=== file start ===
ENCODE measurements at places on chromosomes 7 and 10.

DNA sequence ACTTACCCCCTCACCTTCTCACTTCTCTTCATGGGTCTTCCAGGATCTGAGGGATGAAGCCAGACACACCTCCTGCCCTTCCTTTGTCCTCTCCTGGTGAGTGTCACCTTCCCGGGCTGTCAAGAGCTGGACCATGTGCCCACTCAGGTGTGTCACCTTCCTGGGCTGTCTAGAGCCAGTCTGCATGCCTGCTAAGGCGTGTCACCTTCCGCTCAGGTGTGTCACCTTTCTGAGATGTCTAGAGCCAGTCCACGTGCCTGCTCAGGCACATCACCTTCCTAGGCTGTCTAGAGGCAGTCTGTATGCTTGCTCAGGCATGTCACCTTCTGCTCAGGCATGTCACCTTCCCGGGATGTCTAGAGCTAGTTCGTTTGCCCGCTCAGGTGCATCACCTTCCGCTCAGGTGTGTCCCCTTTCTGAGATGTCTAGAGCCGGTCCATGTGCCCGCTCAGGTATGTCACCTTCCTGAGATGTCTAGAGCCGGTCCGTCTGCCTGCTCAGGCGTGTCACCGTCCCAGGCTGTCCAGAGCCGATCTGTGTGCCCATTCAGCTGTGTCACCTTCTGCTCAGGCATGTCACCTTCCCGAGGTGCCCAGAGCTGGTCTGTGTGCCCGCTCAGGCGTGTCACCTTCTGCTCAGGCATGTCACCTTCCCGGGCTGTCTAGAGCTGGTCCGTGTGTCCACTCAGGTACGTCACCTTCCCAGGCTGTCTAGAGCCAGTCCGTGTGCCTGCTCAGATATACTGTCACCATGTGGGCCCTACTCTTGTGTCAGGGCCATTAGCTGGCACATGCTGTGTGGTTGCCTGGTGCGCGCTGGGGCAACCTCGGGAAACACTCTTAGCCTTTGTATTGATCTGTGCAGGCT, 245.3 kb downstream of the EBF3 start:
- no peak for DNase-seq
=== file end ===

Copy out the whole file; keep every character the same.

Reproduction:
ENCODE measurements at places on chromosomes 7 and 10.

DNA sequence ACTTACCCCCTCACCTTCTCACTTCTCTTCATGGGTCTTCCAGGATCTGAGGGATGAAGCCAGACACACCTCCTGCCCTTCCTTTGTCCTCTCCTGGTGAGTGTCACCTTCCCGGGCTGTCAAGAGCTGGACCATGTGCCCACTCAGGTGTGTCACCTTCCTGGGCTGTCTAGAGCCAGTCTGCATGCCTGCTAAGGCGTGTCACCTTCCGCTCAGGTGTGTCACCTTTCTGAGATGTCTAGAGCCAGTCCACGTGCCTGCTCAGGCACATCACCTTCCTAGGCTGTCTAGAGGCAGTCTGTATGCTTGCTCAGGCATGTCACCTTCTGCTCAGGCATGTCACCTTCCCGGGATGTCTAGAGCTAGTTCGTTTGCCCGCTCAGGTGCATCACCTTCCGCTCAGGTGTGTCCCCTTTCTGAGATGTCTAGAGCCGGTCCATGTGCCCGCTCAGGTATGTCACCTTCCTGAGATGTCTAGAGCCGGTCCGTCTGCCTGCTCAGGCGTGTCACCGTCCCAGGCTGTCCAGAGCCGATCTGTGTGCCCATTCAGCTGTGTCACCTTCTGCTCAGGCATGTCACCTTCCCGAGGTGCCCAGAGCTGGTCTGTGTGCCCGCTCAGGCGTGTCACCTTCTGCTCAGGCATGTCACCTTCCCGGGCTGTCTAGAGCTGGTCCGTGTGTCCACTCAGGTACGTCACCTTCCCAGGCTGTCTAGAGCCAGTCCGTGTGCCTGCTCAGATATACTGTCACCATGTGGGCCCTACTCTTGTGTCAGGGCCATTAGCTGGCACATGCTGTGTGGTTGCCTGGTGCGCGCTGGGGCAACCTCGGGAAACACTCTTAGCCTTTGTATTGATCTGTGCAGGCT, 245.3 kb downstream of the EBF3 start:
- no peak for DNase-seq